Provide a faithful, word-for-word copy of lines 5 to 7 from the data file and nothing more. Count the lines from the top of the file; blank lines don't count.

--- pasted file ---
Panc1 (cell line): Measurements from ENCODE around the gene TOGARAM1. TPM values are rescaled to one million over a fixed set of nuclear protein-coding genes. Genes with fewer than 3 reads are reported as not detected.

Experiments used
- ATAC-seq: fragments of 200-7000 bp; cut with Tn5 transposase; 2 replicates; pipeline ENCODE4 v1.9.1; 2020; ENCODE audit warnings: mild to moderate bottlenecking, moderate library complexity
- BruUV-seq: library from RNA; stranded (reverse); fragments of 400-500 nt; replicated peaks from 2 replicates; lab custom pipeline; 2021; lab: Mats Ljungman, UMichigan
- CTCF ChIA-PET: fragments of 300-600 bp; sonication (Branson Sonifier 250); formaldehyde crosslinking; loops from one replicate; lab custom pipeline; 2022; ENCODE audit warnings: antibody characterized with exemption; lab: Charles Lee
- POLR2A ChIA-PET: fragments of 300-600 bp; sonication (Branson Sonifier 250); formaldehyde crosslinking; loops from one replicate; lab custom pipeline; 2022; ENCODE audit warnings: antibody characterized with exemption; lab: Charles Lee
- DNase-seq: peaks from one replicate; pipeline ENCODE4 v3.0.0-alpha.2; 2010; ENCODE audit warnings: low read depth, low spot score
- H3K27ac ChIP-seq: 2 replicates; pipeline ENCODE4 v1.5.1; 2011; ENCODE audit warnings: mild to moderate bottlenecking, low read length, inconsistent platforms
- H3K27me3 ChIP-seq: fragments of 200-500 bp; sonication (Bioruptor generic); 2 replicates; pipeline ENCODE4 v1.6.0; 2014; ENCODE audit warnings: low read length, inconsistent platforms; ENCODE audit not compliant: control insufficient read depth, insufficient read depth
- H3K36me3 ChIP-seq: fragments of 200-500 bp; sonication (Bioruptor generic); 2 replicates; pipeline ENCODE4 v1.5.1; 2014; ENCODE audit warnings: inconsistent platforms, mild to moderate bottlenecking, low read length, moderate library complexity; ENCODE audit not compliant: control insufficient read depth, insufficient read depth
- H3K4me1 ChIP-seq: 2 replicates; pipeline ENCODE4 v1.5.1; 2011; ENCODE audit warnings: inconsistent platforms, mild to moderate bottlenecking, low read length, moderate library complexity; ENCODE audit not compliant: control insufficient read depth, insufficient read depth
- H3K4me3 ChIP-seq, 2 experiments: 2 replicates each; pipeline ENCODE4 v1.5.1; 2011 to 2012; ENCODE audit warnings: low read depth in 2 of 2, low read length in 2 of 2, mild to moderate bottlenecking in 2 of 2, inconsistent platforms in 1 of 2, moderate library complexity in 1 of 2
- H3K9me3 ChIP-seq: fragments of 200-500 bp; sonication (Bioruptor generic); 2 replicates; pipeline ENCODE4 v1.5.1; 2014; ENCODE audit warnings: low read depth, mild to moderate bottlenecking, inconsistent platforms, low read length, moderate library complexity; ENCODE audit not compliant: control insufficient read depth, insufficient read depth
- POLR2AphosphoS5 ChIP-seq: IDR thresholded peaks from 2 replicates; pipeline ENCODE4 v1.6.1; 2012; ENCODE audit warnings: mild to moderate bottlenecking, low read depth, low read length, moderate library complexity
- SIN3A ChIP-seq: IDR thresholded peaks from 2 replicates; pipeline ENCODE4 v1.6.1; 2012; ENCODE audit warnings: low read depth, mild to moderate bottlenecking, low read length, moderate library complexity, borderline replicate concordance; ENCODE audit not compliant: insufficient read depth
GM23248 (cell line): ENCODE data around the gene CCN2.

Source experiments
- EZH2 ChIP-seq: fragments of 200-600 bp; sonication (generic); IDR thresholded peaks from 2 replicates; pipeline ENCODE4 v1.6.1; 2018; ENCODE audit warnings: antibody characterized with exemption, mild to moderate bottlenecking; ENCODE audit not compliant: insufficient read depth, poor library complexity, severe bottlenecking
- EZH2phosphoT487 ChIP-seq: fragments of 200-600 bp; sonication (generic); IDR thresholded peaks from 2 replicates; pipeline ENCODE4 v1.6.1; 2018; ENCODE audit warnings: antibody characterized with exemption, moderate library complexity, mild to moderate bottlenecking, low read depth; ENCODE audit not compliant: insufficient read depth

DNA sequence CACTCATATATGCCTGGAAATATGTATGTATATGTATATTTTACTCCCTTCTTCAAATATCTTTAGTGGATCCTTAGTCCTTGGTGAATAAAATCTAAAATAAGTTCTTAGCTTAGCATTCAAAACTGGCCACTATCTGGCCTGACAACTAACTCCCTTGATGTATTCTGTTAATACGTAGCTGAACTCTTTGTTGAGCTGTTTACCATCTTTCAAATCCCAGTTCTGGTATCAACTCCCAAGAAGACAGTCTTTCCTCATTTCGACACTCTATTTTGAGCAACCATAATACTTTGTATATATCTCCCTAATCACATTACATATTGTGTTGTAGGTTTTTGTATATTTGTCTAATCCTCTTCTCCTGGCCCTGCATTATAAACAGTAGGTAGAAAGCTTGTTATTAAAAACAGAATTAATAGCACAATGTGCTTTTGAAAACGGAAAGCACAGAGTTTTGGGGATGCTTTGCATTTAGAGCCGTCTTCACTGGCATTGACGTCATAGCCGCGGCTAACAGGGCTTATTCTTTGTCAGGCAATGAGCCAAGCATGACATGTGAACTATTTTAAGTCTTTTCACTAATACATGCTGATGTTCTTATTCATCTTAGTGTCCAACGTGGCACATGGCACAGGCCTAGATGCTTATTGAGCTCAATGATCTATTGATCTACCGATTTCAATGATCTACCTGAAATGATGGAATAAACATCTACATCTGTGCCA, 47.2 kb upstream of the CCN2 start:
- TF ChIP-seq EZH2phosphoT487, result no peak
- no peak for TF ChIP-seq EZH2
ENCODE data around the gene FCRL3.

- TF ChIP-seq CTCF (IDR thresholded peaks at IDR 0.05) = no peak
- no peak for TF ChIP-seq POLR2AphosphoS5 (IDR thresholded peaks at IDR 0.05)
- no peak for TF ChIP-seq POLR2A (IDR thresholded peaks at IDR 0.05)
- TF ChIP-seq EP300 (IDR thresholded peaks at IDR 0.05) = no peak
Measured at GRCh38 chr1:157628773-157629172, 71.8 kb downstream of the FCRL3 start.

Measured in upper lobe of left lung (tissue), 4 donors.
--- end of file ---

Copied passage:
- CTCF ChIA-PET: fragments of 300-600 bp; sonication (Branson Sonifier 250); formaldehyde crosslinking; loops from one replicate; lab custom pipeline; 2022; ENCODE audit warnings: antibody characterized with exemption; lab: Charles Lee
- POLR2A ChIA-PET: fragments of 300-600 bp; sonication (Branson Sonifier 250); formaldehyde crosslinking; loops from one replicate; lab custom pipeline; 2022; ENCODE audit warnings: antibody characterized with exemption; lab: Charles Lee
- DNase-seq: peaks from one replicate; pipeline ENCODE4 v3.0.0-alpha.2; 2010; ENCODE audit warnings: low read depth, low spot score